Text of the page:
Medical-testing company Quest Diagnostics
AmeriPath, controlled by Welsh, Carson, Anderson and Stowe IX L.P., provides dermatopathology, anatomic pathology and esoteric testing and has annual revenue of more than $800 million.
The total deal value, including about $770 million in assumed debt, comes to $2 billion, the companies said. Welsh, Carson had acquired AmeriPath in 2003 for $627 million.
Shares of Quest fell about 4% Monday. Analysts said investors were disappointed by the high price paid for a company that has struggled with tough competition, as well as disappointment that the acquisition may reduce the possibility that Quest may be taken private in a leveraged buyout.
"Our early view is negative, given (that) both AmeriPath and Specialty Laboratories, which was consolidated with AmeriPath, struggled as public companies," said Bank of America analyst Robert Willoughby.
"Competitors, including Quest Diagnostics and LabCorp of America, successfully made inroads into Specialty Laboratories' market share, contributing to disappointing organic growth," Willoughby said.
AmeriPath, which grew through multiple acquisitions, operates three divisions. Its Dermpath Diagnostics business has more than 80 dermatopathologists who interpret 2.4 million biopsies annually. Its anatomic pathology division focuses on gastroenterology, urology, oncology and women's health. Specialty Laboratories is a full-service clinical lab serving hospitals and physicians.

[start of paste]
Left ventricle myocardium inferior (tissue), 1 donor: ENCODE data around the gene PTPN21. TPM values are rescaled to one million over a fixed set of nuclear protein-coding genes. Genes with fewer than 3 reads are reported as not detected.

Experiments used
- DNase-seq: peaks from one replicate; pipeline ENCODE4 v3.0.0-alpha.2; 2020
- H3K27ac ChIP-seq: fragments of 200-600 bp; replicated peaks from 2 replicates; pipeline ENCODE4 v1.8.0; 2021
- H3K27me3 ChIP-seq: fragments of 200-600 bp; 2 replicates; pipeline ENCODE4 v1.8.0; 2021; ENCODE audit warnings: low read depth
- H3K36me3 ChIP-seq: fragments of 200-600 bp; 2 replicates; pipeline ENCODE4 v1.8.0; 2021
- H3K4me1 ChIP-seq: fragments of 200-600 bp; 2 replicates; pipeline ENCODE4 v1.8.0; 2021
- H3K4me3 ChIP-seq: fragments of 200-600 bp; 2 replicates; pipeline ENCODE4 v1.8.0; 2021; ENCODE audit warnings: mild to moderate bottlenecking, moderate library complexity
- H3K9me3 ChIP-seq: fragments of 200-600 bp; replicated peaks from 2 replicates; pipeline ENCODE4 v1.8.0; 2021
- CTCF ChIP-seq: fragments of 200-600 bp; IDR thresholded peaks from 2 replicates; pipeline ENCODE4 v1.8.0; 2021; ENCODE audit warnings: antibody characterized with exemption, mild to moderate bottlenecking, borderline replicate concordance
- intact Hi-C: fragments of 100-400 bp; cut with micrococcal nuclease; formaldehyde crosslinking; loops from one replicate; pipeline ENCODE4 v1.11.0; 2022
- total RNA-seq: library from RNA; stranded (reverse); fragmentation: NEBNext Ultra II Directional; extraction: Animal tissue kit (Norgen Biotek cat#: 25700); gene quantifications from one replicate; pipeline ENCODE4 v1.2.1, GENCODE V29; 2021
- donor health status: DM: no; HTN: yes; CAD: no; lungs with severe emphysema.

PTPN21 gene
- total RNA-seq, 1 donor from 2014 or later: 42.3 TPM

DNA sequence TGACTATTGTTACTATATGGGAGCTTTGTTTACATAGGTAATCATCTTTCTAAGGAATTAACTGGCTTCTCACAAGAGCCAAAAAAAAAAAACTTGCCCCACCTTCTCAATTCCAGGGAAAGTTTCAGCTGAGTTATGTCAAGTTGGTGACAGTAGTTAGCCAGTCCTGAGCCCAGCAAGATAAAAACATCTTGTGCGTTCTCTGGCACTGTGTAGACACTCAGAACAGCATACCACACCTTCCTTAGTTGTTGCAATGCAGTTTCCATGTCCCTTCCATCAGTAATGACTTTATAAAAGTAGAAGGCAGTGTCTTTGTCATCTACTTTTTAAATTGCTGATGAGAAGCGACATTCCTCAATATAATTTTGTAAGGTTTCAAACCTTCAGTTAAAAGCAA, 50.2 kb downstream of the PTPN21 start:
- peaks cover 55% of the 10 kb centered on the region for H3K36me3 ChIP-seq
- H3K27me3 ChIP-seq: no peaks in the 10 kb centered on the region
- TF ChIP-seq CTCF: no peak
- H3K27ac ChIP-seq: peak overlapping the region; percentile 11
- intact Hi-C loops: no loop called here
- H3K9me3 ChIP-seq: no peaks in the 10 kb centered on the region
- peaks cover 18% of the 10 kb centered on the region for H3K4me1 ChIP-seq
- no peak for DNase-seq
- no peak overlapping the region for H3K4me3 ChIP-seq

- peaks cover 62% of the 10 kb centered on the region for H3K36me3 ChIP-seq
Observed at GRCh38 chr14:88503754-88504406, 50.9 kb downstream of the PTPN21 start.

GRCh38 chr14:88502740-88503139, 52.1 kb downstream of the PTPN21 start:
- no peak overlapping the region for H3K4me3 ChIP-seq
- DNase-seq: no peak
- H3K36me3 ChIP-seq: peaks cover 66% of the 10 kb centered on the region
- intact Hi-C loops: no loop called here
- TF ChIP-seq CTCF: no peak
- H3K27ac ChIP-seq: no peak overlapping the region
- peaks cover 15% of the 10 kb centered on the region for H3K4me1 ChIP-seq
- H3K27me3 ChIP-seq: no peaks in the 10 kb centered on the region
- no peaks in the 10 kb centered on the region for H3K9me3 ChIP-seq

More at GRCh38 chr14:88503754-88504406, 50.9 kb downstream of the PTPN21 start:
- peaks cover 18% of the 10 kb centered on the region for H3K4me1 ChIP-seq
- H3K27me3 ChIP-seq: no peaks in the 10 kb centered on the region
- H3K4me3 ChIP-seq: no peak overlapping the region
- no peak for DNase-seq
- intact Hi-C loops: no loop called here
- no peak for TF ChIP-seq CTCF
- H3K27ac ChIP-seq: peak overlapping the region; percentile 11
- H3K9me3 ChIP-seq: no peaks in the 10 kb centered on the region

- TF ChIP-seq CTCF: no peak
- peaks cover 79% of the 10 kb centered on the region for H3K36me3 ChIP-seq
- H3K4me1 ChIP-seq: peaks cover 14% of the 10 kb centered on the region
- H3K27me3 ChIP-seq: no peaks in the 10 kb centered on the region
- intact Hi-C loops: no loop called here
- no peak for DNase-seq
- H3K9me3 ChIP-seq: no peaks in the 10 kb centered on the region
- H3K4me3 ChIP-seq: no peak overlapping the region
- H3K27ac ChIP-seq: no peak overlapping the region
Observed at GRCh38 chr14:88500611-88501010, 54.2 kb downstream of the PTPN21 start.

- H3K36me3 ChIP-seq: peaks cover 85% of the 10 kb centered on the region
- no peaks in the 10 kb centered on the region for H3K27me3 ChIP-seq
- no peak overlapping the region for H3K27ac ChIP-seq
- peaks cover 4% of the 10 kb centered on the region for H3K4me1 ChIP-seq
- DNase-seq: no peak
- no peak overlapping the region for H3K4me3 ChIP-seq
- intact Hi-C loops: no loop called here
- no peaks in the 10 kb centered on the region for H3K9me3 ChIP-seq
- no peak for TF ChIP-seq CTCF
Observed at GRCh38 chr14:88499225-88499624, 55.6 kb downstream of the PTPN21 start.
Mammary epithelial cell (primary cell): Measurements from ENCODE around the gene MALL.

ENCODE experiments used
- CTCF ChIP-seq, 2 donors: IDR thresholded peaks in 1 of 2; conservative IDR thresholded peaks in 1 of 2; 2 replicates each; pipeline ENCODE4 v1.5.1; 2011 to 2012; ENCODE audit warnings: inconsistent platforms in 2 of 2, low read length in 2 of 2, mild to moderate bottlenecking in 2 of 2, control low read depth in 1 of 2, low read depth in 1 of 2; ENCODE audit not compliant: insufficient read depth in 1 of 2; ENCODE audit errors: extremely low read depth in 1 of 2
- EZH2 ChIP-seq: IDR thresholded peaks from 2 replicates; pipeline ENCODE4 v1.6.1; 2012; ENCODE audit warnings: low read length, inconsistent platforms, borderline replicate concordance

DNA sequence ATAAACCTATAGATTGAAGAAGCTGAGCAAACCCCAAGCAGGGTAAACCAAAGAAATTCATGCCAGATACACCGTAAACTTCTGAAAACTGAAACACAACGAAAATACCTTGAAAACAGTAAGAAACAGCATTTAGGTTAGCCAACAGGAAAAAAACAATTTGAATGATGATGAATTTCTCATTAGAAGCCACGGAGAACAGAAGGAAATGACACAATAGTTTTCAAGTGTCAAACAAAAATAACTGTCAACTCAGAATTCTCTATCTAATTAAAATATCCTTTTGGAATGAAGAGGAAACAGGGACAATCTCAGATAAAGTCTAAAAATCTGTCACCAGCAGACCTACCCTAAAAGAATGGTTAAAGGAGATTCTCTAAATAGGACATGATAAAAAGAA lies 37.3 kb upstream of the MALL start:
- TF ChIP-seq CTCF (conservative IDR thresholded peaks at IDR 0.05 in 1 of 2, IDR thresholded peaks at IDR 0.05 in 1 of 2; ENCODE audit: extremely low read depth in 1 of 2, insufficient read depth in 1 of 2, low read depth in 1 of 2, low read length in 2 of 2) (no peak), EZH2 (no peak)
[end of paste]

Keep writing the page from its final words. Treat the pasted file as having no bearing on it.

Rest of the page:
Quest said the deal would accelerate its revenue and earnings growth. The acquisition is expected to have minimal impact on Quest Diagnostics' 2007 earnings per share and mostly boost earnings in 2008, excluding deal-related charges.
"The deal appears to us to be a response to the lost (United Healthcare) deal," said Willoughby, referring to Quest's loss of a key insurance customer contract last year that accounted for about 7% of Quest's annual revenue.
The acquisition "ties up capital better deployed on small pathology and other services acquisitions that would position it better with managed care payers for more sustainable, capital efficient growth," Willoughby said.
Quest said it plans to pay for the transaction, refinance AmeriPath's existing debt, and the debt from the HemoCue acquisition completed earlier this year with the proceeds of a new $1 billion one-year bridge loan and a new five-year $1.5 billion term loan.